Dubious about Dubrovnik

Tuesday, May 01, 2018 Road Junkies 0 Comments


Balkans & Beyond, Days 36 & 37:  Mostar, Bosnia to Dubrovnik, Croatia.  When last in this part of the world, we were in our 30s and many of the countries we're visiting— Serbia, Bosnia and Herzegovina, Croatia, Montenegro, Macedonia—were part of Yugoslavia.  We had our eye on Dubrovnik back then but it was a bit too far south for us to include in our 16-day itinerary.  If only we had made it here then, things might have been different.

But I'm getting ahead of myself.  First we had to leave Bosnia and drive to Croatia.  We had looked at the route on Google Maps and it seemed pretty straightforward, so when we notified our Garmin GPS where we wanted to go, we didn't bother to look at the route it was taking.  Thanks to that inattention, we experienced not one but three border crossings between Mostar and Dubrovnik.
Crossing out of Bosnia, into Croatia, then two dual stations for the last two crossings.
Bosnia has a curious five-mile wide finger of land that effectively cuts Croatia in half, thanks to a fateful decision made more than 300 years ago.  Back in the day when Dubrovnik was a city-state, it allied with the wrong side during the Great Turkish War of the 17th century.  Fearful of retribution by the Hapsburg victors, Dubrovnik's leaders chopped off a bit of their northern border and gave it to the Ottomans in 1699 as a buffer between the city and the Hapsburg Empire.  That little finger of fate land became part of the Ottoman territory of Bosnia.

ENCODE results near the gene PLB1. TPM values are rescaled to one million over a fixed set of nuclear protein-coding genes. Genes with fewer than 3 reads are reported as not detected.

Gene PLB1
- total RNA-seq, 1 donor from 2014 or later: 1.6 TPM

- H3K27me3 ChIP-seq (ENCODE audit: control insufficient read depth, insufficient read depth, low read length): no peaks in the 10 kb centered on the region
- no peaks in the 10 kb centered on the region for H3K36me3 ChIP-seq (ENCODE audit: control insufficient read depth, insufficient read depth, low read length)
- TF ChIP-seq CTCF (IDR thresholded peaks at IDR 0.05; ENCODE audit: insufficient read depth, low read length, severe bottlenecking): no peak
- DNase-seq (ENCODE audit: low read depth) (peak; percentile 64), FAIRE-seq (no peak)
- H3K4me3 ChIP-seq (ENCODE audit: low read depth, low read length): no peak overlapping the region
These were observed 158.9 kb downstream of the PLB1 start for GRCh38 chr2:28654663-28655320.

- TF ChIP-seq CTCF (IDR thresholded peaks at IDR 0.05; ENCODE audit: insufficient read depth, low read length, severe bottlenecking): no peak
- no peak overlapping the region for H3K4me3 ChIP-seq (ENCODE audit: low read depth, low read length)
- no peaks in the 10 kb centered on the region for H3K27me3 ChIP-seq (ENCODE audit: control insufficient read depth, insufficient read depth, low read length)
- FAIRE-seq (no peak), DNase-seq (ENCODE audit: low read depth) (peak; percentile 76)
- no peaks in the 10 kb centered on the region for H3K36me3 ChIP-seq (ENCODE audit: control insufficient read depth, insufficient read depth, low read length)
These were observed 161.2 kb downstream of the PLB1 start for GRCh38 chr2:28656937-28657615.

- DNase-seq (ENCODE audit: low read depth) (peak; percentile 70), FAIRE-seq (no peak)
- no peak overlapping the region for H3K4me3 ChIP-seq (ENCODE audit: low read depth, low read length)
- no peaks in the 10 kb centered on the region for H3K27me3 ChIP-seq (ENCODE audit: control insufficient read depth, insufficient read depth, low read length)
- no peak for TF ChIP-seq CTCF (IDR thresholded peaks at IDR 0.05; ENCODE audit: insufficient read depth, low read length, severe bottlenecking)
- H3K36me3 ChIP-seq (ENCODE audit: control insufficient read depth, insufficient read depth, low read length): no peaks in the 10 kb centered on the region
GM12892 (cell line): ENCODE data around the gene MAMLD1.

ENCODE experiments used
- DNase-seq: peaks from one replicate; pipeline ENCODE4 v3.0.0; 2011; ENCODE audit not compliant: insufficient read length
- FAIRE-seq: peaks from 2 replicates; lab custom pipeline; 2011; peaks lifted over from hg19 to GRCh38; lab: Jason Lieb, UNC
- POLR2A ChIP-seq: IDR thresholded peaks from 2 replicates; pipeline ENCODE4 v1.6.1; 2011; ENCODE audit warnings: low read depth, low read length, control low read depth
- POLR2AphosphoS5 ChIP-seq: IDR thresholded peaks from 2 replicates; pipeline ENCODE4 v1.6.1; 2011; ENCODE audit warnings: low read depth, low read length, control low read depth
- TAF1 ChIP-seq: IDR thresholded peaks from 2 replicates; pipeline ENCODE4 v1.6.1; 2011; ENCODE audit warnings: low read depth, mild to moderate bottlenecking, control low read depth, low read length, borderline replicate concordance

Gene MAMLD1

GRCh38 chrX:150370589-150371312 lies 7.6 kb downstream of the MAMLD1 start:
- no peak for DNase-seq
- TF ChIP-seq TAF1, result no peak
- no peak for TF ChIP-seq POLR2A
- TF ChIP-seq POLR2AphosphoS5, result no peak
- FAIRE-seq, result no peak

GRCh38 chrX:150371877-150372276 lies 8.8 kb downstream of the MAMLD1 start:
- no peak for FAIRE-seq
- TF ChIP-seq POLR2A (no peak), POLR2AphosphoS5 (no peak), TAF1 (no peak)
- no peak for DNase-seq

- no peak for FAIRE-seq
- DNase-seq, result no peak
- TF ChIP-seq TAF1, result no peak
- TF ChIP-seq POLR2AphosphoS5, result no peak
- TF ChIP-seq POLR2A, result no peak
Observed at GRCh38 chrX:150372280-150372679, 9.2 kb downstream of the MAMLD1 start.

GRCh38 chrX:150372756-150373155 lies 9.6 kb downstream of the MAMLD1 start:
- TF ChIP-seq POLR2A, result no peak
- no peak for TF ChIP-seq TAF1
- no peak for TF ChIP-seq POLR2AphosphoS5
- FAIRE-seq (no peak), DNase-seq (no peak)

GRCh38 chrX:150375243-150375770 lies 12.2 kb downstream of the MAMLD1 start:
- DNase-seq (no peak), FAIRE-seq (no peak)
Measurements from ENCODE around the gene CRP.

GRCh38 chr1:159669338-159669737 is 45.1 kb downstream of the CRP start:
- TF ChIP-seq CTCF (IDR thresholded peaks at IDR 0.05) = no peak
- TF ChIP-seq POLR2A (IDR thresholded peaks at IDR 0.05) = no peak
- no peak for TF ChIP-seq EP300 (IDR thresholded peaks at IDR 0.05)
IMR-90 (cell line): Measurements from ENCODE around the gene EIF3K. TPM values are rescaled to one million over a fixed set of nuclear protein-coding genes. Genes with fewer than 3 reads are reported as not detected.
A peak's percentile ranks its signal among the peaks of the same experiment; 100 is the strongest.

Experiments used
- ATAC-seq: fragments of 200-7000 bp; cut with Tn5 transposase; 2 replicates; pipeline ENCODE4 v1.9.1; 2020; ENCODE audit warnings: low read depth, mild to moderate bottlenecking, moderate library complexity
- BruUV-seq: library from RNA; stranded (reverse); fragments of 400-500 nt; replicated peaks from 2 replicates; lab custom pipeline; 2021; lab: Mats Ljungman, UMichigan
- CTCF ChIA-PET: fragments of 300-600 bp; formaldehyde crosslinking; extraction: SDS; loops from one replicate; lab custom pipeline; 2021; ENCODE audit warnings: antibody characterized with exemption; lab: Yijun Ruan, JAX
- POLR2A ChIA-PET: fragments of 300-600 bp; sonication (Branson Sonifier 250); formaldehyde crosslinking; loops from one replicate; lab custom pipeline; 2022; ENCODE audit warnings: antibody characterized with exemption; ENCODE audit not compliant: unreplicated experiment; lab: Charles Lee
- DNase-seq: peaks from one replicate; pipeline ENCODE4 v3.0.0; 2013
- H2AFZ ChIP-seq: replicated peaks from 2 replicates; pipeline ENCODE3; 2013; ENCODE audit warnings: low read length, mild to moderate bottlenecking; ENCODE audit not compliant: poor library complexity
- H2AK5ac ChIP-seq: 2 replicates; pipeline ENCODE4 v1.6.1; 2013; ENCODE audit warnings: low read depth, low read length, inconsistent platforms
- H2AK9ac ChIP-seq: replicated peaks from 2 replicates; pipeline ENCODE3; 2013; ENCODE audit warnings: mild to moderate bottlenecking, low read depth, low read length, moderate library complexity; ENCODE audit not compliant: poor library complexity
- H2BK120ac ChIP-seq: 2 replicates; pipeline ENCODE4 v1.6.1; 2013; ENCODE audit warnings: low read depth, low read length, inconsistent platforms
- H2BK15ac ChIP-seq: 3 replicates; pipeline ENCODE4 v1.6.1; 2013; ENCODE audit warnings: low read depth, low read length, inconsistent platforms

When Dubrovnik later joined with the remainder of Croat-inhabited lands, that little strip stayed with Bosnia, necessitating international border crossings to get from one part of Croatia to another.  Bosnia had no interest in ceding its seacoast to its neighbor, even as small as it is.  In fact, the only country with a coastline shorter than Bosnia's is Monaco.  Croatia has been floating the idea of building a 1.5-mile bridge from its coast north of the Bosnian finger to the adjacent Croatian-held peninsula, allowing domestic traffic to bypass Bosnia.  Due to the high cost, plans are not yet set in concrete.
Neretva Delta
Just after re-entering Croatia, we pulled over at an overlook to get a better view of the lush green landscape spread out below us.  This rich tableau is made possible by the fresh water of the Neretva River delta.  On its approach to the Adriatic, the river fans out to form fertile agricultural fields that stand in contrast to their surroundings.  The scenery is so lovely local tour providers even include "Green Valley" on some day trips.